As for your question, Tad. The basic idea behind perpendicular oscillators is they screw the hell out of simple targeting (linear/circular), which random movement may not do. There is a type of random movement somewhere on the wiki which chooses intelligently and probably does a better job, but this sin/cos oscillator is meant for nanos, which could never fit that. The use of sin/cos with a high period is to foil pattern matchers from seeing the simple oscillation. There are also advantages to staying around the same spot, particularly with wall collisions. But the answer is, really, there is no answer. The reason there are multiple movement strategies is because all of them have flaws. -- Kuuran

About learning about 50+ rounds - I can think of many additional reasons for it to happen: Heading change has an strong influence on the patterns (because it affects the perpendicular velocity), also walls (that create an stop and go movement), also collisions with the enemy bot, and the energy level (disabled bots). All this elements affect the basic patterns to create new ones, so bots need a longer time to learn. -- Albert

Wow. I've never really written a pattern matcher before, and it's quite amazing to me that a pattern patcher can match a period of 75 ticks, nevermind 528. How do pattern matchers compensate for when the nanos hit walls? Wouldn't the oscillator pattern break down? -- Vuen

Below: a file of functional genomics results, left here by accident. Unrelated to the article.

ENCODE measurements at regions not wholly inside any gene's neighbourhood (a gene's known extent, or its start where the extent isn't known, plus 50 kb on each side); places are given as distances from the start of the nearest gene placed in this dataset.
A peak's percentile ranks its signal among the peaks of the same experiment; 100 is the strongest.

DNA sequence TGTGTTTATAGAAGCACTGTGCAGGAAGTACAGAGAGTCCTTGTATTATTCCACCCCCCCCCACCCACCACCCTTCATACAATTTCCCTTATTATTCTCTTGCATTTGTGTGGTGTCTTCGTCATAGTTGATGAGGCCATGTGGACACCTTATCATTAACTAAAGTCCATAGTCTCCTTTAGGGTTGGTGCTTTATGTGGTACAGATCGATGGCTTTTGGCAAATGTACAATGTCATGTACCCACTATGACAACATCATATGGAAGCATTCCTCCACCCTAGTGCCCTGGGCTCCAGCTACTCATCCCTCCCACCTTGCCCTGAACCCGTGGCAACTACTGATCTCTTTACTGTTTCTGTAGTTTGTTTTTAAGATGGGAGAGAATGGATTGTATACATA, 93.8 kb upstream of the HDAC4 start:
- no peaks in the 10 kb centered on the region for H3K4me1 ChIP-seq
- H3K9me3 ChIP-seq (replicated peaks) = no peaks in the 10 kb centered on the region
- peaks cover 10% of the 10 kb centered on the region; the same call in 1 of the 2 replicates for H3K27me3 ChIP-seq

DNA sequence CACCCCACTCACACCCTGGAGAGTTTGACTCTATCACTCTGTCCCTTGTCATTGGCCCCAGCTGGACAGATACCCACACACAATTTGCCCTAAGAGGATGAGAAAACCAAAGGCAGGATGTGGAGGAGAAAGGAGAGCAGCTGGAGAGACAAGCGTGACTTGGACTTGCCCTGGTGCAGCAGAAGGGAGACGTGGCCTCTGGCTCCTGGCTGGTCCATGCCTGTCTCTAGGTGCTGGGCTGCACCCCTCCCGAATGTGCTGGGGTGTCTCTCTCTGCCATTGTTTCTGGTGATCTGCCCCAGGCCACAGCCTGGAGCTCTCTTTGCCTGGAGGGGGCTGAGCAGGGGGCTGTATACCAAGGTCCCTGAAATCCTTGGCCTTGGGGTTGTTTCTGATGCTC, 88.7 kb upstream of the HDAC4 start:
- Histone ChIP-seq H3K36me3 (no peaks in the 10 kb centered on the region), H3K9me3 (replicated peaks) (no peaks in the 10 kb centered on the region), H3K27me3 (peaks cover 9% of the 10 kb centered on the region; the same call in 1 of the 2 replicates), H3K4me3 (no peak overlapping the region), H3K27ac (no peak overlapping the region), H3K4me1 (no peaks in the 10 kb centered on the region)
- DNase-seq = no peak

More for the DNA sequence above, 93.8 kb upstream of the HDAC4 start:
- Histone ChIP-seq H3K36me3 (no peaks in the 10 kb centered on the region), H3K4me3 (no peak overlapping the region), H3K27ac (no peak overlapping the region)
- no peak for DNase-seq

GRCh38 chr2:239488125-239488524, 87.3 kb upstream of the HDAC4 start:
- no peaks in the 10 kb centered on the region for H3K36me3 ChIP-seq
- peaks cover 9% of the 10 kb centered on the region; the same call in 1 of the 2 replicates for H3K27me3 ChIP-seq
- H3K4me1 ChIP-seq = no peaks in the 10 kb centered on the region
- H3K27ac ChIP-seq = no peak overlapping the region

It would just create a new pattern :-) And in reality, a pattern-matcher wouldn't need to figure out a pattern that's 528 long against an opponent that has a period of 528 ticks, it would just need to find the right pattern in the past (regardless of length of the period). The point is finding the right part of the period (a longer match length makes you more likely to find the right match, though). About how we compensate when the enemy hits a wall, it's interesting. Many of my bots have figured out if it was projecting its opponent into a wall, and would figure out when they would hit a wall, and would fire a faster bullet that would hit them exactly at this time (it looks alot like ChaseBullets against Walls). A more sophisticated robot (TheArtOfWar might do this) would keep track of how its enemy reacts to walls - if it curves parallel to the walls (hardest version to predict probably), or if it bounces off the walls (and if it does, whether or not it hits walls, or how close it gets before bouncing), or if it gets stuck against the wall, and how many ticks it usually sticks there... There are lots of potential ways to intelligently deal with this, and it goes beyond pattern-matching a little and into movement analysis (which is, I suppose, what pattern-matching is). Another approach (which is what I think Lacrimas does) is to put the distance from the wall into the parameters are pattern-matched - but it isn't quite as sophisticated, maybe, as I don't think Iiley is actually using this to project movement (what he matches and how he chooses a bearing are basically unrelated). -- Kawigi